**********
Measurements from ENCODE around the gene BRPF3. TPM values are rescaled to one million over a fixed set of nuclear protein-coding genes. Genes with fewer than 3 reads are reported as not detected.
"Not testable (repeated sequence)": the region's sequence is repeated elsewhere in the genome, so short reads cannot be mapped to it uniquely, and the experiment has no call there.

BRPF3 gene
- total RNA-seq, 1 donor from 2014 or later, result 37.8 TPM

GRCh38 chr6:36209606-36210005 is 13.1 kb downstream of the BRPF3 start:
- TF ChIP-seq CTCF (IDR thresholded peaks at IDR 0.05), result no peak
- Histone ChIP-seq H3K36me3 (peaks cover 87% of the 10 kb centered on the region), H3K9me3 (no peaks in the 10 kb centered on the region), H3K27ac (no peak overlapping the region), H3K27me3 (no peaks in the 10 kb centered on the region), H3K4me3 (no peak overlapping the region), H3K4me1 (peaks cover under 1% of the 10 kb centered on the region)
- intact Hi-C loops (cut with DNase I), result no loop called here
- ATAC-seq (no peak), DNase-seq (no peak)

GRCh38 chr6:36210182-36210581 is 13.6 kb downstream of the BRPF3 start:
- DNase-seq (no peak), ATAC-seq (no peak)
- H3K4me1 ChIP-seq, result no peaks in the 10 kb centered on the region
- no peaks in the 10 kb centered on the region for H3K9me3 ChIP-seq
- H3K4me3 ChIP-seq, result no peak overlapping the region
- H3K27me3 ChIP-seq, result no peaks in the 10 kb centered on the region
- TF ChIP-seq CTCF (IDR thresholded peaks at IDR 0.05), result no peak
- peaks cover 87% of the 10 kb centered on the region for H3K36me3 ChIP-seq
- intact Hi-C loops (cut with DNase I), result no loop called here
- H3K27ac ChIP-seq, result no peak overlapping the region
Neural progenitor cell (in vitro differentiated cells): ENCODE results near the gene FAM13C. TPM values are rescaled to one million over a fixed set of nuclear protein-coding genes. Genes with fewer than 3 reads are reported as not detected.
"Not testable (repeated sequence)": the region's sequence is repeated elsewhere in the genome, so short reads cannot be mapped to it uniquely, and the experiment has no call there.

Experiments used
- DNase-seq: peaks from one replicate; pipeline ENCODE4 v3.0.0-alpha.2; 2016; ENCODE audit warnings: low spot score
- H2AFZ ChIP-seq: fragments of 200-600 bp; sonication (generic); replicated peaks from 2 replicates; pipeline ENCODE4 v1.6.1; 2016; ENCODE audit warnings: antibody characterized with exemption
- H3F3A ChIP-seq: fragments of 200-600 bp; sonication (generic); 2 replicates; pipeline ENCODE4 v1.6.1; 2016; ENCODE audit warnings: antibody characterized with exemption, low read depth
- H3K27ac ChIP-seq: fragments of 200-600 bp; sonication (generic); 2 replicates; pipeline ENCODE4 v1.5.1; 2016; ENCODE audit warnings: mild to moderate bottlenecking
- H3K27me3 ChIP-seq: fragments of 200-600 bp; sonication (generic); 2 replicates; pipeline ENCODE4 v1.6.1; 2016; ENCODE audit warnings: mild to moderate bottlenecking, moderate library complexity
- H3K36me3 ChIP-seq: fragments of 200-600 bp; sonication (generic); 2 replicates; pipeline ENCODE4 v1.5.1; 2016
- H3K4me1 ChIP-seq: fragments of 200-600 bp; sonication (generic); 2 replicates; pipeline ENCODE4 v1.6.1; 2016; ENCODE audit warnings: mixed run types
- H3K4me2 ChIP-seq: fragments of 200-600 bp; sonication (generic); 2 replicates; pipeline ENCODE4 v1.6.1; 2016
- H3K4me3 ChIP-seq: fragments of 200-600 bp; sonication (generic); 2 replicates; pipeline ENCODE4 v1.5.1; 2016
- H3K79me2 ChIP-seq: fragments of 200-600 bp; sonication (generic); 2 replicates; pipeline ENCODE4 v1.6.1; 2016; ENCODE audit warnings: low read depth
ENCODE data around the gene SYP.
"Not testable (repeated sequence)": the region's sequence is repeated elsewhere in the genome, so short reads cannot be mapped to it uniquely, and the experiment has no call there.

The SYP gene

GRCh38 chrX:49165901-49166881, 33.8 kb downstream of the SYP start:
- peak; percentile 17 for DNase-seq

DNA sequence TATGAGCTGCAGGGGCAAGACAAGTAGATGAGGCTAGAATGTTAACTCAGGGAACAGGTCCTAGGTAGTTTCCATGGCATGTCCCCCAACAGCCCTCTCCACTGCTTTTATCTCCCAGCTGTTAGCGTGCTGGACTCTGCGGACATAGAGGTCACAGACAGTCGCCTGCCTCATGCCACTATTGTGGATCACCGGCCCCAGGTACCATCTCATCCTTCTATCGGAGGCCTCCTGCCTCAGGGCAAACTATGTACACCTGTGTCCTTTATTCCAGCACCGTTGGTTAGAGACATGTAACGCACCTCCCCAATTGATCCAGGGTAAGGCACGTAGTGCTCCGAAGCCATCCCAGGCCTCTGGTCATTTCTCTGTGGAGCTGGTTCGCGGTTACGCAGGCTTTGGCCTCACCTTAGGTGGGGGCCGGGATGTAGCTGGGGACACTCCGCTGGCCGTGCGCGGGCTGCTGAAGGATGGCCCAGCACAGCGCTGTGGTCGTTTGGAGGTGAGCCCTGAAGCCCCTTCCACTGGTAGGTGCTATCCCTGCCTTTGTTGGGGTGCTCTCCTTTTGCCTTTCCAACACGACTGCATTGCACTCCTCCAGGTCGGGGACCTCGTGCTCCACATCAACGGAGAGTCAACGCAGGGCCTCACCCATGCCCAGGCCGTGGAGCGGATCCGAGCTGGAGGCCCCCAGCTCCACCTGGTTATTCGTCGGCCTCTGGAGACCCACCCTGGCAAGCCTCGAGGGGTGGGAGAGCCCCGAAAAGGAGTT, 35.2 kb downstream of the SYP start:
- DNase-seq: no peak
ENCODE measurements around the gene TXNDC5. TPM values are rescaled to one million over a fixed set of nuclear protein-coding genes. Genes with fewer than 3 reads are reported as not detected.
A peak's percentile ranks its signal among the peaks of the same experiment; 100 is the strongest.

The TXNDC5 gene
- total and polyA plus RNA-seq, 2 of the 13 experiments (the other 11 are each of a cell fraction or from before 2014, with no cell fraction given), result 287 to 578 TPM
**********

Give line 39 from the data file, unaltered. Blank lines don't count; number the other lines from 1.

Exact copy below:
- DNase-seq: no peak